They found a plane lost 80 years ago in the Himalayas during World War II | The story of a son who wanted to find his father

One missing plane from WWII was found in a remote area of ​​the Himalayas in India almost 80 years after his accident. The discovery came after a complicated search in which three guides died.

The missing aircraft is a C-46 transport aircraft. It took off from Kunming, in southern China, on the first week of 1945. was flying with 13 people on board when he disappeared in the middle of a storm in the mountainous state of Arunachal Pradesh.

How was the complicated search

“This plane was never heard from again. It just disappeared,” said Clayton Kuhles, an American adventurer who led the mission at the request of the son of one of the crash victims.

The expedition lasted months. It was carried out by a team of local guides recruited by Kuhles who they had to cross rivers with water to the chest and camp in the middle of frigid temperatures.

Three guides died of hypothermia at the start of the mission during a snow storm.

The team finally found the plane on a snowy mountain last month, and was able to identify the fuselage by the number on the plane’s tail. There were no human remains on the ship..

The joy of the son who asked to find his father

Bill Scherer, the orphaned son who commissioned the mission, said he was “delighted just to know where” his father is. “It’s sad, but happy”he said in an email to AFP from New York.

“I grew up without a father. All I think about is my poor mother, receiving a telegram and discovering that my father is missing and she has stayed with me, a 13-month-old baby,” he added.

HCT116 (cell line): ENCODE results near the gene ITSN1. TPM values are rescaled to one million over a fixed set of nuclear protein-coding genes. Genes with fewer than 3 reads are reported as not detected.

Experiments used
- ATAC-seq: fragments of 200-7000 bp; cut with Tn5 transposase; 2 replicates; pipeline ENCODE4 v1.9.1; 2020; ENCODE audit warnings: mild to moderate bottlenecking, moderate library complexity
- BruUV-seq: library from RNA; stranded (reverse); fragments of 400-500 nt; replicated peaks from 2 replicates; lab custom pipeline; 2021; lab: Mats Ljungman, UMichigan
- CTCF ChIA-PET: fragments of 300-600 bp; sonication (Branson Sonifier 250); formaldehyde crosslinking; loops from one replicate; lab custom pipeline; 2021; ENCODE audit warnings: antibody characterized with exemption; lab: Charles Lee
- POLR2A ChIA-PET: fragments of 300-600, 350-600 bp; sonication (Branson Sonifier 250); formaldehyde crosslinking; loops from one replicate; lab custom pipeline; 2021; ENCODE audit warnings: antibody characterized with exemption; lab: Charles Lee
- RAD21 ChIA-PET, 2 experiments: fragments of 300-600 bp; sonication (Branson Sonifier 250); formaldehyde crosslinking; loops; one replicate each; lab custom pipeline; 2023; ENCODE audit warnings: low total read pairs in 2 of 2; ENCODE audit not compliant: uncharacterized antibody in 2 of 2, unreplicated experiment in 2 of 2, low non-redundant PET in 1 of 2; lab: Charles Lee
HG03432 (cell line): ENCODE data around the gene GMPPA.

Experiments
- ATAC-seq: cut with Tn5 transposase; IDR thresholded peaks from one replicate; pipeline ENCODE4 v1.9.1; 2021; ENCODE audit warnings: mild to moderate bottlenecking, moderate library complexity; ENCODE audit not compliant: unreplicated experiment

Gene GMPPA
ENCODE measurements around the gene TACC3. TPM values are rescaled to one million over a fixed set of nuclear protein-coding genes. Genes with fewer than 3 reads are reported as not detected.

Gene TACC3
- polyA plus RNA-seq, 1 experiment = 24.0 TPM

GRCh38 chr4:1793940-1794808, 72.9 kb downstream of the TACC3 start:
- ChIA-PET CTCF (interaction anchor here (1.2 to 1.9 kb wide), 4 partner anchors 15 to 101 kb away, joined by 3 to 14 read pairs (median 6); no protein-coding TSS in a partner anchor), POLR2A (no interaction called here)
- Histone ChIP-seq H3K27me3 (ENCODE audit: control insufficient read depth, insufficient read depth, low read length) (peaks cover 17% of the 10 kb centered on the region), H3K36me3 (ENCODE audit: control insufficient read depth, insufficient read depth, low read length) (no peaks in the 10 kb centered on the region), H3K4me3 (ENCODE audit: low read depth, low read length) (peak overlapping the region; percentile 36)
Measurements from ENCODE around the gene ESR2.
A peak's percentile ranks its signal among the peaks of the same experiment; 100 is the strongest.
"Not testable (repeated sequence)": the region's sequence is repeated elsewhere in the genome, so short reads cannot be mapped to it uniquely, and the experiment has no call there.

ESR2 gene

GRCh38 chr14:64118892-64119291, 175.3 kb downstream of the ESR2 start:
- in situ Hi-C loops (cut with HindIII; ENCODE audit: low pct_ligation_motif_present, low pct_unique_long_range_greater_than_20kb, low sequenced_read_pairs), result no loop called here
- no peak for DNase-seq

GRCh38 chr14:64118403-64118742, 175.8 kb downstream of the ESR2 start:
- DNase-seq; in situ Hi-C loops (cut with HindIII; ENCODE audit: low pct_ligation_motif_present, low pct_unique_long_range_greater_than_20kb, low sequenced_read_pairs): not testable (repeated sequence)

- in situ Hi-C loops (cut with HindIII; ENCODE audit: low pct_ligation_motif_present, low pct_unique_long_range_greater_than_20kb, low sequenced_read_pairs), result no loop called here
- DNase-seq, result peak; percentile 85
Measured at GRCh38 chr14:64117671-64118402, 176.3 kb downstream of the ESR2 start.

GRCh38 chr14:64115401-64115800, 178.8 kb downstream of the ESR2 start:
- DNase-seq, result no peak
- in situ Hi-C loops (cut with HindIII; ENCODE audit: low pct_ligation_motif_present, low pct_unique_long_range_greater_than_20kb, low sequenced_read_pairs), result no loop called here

Hundreds of US military aircraft went missing in operations in India, China and Burma during World War II, either due to attacks by Japanese forces or due to weather conditions.

1 thought on “They found a plane lost 80 years ago in the Himalayas during World War II | The story of a son who wanted to find his father”

  1. I am the Vice President for Research for MIA Recoveries, the organization headed by Clayton Kuhles, the discoverer of the US aircraft wreckage described in this news story. Except for one notable exception, the foreign press reporters, including the author of this particular article of yours, completely botched their coverage, misrepresenting the information Clayton provided them and concocting a blatantly false allegation defaming Clayton’s reputation. Clayton had informed these reporters that three years prior to his latest expedition, in September 2018, three native Lisu tribe hunters had died of hypothermia in the same area as the crash site during a hunting expedition. These hunters had no association with Clayton Kuhles whatsoever. He hadn’t hired them and he never met them.
    .
    Irresponsibly, most reporters completely distorted this statement of his by reporting something absolutely UNTRUE – that three native guides hired by Clayton had died of hypothermia in 2021, variously reporting that they had died in September 2021 as part of preparation for Clayton’s December 2021 expedition or during the December 2021 expedition itself. Suddenly, the reporters’ very creative imagination transformed 3 hunters unassociated with Clayton into 3 guides of his! The truth is that no guides hired by Clayton for any of his highly successful MIA search expeditions to the South Asia region have died, or even suffered a serious injury!
    .
    The totally unfounded implication of these stories is that Clayton’s expedition was responsible for these deaths, something that would sell more papers but had no basis in truth. This is the kind of reportage that opens up these newspapers to a libel suit. What a lack of respect for the standards of fairness and accuracy that the media are supposed to stand for.

    We insist that your newspaper issue a correction to this story, making it clear that no guides died as a result of Clayton Kuhles’ expedition, and apologize to Clayton for this totally unfair and baseless accusation.

    Gary Zaetz
    Vice President for Research, MIA Recoveries

    Reply

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